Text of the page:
“The innovation that is coming around the corner is nano-jamming”

For Mary-Lou Smulders, Chief Marketing Officer at Dedrone, the last few years have seen counter-UAS capabilities becoming more precise, adaptable and wide-ranging

How do you see the drone industry evolving over the next few years?

War without drones no longer exists. In war, drones can be defensive and offensive. They are most commonly used for reconnaissance, precision targeting assistance and actually dropping artillery or acting as a bomb themselves. On the commercial side, we haven’t imagined yet all the things that drones will do for us, but we are starting to see the beginnings of it in every single industry you name.

We’re seeing some other trends emerge that are becoming clear. In airports, emergency response, prisons, and places of mass gatherings you see the productive use of drones being adopted, as well as this reality awakening that more counter-drone measures will be required.

Ukraine especially has shown that the biggest threat at the moment is from commercial, off-the-shelf drones for nefarious purposes – so what’s the most cost-effective way and fool-proof way of providing a reliable, scalable defence against that?

There have been a lot of snake oil salesmen working around this problem. Axon, the largest provider of law enforcement equipment to police departments around the world, looked for a counter-drone solution and the company put everybody through the wringer. They asked us to do a net promoter score across our customer base, and we got a 79, which is world-class.

There are so many companies working in this space – how and when do you see consolidation happening? How do you decide which niche capabilities to develop and how to partner with, or acquire, parallel technology suppliers?

Convergence is beginning to happen as the market sees whose systems really work.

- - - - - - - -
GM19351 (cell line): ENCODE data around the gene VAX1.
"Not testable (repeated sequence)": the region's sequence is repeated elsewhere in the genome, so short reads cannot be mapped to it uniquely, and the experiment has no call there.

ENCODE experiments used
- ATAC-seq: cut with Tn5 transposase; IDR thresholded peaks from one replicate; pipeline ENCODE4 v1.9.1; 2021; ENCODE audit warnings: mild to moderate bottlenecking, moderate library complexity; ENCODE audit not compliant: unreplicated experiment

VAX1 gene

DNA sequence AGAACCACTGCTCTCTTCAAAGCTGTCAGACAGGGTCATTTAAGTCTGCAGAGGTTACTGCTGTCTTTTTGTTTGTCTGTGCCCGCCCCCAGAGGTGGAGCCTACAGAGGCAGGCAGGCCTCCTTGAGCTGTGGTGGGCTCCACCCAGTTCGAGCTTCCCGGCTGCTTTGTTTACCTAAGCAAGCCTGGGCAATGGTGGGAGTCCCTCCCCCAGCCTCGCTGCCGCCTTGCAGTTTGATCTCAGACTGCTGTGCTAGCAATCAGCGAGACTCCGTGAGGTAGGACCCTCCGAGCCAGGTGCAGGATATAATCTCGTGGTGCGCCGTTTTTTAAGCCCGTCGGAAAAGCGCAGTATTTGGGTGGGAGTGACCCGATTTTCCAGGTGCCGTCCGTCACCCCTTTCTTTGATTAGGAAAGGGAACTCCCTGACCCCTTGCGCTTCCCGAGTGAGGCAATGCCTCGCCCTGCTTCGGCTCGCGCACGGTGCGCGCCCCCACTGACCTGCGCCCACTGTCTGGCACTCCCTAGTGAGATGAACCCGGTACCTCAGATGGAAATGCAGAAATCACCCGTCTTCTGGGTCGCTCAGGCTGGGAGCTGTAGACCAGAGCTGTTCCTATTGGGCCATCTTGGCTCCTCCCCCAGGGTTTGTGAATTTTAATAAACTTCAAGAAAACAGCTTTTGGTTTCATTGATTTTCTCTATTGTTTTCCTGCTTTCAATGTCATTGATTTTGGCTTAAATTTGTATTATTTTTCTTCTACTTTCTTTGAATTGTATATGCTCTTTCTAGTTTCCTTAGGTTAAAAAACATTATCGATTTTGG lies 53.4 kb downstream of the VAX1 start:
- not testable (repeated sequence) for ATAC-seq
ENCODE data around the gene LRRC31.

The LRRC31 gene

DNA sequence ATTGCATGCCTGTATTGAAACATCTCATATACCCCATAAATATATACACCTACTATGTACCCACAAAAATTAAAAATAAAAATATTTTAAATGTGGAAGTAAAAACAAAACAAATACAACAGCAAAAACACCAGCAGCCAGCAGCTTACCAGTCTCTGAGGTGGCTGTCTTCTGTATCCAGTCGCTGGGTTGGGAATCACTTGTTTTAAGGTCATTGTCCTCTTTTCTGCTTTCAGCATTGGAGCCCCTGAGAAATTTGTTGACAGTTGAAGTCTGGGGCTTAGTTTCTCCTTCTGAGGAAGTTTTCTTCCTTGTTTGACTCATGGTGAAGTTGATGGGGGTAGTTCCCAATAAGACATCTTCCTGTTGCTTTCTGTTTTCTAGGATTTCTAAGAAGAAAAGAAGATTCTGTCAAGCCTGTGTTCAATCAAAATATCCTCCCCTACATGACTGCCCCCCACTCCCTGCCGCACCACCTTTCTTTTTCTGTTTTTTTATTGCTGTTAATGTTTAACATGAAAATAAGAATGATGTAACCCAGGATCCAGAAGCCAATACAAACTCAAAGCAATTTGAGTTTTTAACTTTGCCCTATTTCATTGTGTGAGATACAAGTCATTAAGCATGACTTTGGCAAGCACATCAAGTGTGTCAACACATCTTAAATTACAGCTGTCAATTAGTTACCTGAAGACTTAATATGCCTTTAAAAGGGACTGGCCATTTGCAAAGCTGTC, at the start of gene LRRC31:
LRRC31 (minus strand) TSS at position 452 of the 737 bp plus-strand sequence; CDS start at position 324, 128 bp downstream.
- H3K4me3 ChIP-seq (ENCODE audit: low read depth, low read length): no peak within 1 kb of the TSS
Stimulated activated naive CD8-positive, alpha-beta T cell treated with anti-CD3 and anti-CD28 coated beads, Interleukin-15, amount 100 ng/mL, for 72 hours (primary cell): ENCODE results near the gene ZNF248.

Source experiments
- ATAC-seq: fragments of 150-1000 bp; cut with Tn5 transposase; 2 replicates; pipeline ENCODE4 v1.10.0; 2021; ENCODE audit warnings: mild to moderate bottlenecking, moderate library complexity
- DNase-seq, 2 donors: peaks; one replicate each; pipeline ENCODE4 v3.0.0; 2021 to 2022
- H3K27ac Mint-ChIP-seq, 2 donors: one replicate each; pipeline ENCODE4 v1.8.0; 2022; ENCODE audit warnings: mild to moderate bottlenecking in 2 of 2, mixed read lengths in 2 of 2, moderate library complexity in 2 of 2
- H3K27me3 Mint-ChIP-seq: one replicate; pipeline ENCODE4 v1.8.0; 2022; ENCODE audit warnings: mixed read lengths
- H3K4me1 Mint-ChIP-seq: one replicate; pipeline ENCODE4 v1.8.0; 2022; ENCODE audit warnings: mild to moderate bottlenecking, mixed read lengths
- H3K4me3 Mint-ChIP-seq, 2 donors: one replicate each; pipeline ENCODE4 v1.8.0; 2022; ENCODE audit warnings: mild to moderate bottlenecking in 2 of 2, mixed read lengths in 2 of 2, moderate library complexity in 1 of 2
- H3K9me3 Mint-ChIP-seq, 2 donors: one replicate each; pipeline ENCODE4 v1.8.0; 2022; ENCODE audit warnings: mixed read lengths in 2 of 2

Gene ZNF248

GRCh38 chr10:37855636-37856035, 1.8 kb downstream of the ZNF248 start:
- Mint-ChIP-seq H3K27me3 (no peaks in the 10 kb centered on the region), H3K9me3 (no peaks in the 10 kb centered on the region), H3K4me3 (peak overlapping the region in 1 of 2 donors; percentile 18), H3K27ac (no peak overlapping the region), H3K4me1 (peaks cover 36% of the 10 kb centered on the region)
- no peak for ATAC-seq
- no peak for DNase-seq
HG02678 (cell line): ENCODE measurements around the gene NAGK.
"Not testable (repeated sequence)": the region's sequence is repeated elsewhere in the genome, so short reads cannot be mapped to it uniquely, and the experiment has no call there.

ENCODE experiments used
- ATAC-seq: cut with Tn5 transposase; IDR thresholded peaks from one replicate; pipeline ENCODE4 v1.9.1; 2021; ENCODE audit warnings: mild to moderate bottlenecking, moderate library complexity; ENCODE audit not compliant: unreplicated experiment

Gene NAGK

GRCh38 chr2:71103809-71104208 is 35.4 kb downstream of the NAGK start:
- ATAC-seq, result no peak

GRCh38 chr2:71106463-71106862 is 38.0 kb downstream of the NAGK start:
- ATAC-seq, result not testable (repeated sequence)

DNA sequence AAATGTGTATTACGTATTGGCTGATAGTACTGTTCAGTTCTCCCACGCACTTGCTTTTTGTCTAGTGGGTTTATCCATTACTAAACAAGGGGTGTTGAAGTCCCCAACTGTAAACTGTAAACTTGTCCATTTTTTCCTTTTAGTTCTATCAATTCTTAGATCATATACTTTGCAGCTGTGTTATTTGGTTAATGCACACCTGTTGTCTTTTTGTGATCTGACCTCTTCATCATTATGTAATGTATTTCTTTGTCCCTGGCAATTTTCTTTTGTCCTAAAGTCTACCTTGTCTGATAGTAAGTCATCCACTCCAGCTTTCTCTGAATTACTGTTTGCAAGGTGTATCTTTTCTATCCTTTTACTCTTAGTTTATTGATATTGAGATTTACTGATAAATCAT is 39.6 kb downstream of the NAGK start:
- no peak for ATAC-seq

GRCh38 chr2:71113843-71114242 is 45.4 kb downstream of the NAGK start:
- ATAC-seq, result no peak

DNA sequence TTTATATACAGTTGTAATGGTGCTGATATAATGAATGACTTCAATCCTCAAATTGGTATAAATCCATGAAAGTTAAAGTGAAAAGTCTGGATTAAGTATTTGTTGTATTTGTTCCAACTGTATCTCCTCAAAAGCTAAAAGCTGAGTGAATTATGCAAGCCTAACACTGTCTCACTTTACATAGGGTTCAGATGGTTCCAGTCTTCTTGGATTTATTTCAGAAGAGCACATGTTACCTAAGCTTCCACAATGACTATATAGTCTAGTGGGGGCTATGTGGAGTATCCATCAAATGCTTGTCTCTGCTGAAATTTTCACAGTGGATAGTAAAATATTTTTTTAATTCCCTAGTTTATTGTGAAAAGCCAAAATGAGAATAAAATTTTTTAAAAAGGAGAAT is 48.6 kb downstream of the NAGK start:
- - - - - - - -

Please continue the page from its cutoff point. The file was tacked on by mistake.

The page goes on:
Ultimately customers are looking for a solution that can take in many different capabilities, whether it’s the acoustics for GPS drones or radar for detecting a kamikaze drone.

We have developed a solution that can take in all these different capabilities and goes to the heart of the command-and-control function. We agree that the customer needs just one picture, which is why we are opening up our APIs within the Open Service Gateway Initiative (OSGi) framework, creating a single command-and-control solution.  As a result of specific airport requests, this can now incorporate ADS-B.

In terms of the capability to identify, track and mitigate, how has that improved over the last few years and how will it improve into the future?

With identify and track our ranges have increased exponentially. Our accuracy has always been there but one of the biggest gamechangers is that we have continuously added to our library of drones so we now have nearly 300 different drone models that we now identify and track.

Another major gamechanger is the development of our artificial intelligence, machine learning (AIML) engine, that we are continuously developing, as well as our integration capability.